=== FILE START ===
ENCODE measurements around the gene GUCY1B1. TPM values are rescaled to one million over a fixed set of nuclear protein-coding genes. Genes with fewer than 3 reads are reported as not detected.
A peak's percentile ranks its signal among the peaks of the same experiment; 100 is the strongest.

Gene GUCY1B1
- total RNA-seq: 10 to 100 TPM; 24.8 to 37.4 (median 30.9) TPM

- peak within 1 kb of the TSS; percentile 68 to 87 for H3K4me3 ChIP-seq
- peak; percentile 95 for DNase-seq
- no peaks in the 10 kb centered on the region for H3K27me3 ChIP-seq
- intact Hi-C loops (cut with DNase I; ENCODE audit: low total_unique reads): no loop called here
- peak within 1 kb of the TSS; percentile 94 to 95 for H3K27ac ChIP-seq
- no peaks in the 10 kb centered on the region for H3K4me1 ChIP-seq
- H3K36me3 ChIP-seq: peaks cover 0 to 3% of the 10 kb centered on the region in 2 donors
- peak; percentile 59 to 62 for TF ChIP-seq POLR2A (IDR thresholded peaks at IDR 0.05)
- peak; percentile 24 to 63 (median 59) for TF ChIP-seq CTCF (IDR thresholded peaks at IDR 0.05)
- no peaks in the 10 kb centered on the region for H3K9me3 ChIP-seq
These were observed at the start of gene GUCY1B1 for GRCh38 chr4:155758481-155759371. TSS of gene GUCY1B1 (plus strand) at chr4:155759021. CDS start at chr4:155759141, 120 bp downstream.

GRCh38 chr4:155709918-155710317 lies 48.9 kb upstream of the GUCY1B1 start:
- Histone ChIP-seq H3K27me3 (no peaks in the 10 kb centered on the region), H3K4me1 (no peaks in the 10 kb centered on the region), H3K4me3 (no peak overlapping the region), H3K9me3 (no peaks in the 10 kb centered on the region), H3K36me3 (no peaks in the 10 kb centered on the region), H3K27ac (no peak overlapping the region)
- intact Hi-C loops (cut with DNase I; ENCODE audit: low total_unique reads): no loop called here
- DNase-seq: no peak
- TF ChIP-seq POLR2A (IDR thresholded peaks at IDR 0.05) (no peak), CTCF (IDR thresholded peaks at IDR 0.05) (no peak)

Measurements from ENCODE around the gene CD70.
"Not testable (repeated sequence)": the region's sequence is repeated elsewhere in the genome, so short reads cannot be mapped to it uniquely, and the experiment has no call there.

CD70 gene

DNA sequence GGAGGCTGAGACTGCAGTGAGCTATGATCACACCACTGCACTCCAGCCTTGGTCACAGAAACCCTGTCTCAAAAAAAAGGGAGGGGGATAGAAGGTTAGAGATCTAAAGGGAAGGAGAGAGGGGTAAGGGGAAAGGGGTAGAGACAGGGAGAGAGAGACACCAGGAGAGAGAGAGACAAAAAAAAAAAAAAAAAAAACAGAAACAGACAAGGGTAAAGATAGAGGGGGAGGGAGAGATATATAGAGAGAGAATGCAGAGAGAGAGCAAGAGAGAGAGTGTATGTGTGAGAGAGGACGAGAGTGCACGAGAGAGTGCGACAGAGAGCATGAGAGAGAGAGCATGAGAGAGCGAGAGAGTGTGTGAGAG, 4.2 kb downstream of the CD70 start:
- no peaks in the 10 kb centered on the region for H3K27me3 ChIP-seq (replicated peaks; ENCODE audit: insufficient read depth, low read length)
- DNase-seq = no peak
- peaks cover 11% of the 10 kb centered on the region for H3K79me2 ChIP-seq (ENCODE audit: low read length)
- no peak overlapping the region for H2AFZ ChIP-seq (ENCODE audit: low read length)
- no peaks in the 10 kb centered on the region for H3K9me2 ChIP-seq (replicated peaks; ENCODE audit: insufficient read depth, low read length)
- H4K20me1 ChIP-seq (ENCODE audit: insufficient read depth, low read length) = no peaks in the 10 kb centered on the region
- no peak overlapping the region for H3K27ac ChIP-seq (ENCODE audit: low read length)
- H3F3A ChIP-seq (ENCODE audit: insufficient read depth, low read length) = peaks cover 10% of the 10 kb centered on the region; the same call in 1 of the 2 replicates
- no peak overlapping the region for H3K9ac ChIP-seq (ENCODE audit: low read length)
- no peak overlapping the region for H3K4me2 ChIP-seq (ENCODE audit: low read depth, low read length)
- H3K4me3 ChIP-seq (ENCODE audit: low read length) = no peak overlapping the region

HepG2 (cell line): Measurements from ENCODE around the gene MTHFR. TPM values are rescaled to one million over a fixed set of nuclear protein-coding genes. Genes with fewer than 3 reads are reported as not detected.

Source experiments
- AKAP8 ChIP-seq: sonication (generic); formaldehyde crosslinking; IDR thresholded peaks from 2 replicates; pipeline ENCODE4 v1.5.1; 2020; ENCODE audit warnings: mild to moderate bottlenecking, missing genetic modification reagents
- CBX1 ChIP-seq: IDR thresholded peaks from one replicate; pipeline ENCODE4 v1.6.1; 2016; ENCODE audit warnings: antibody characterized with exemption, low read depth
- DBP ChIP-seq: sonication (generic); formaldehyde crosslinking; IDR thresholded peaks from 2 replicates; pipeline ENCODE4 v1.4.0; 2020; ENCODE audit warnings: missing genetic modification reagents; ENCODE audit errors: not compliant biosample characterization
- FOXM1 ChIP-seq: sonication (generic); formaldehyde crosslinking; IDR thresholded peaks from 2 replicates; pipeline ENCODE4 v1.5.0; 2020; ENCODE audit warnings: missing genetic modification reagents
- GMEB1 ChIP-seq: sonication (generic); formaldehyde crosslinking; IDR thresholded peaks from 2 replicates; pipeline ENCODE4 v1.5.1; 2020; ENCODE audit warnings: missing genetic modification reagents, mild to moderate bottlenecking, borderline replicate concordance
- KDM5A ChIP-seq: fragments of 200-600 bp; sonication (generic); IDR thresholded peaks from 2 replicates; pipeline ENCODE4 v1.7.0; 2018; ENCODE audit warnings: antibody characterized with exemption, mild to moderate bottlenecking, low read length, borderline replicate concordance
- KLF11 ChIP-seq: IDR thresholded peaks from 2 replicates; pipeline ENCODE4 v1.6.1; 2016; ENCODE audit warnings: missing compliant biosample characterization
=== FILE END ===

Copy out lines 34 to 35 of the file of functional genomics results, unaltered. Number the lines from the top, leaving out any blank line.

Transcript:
- no peak overlapping the region for H3K4me2 ChIP-seq (ENCODE audit: low read depth, low read length)
- H3K4me3 ChIP-seq (ENCODE audit: low read length) = no peak overlapping the region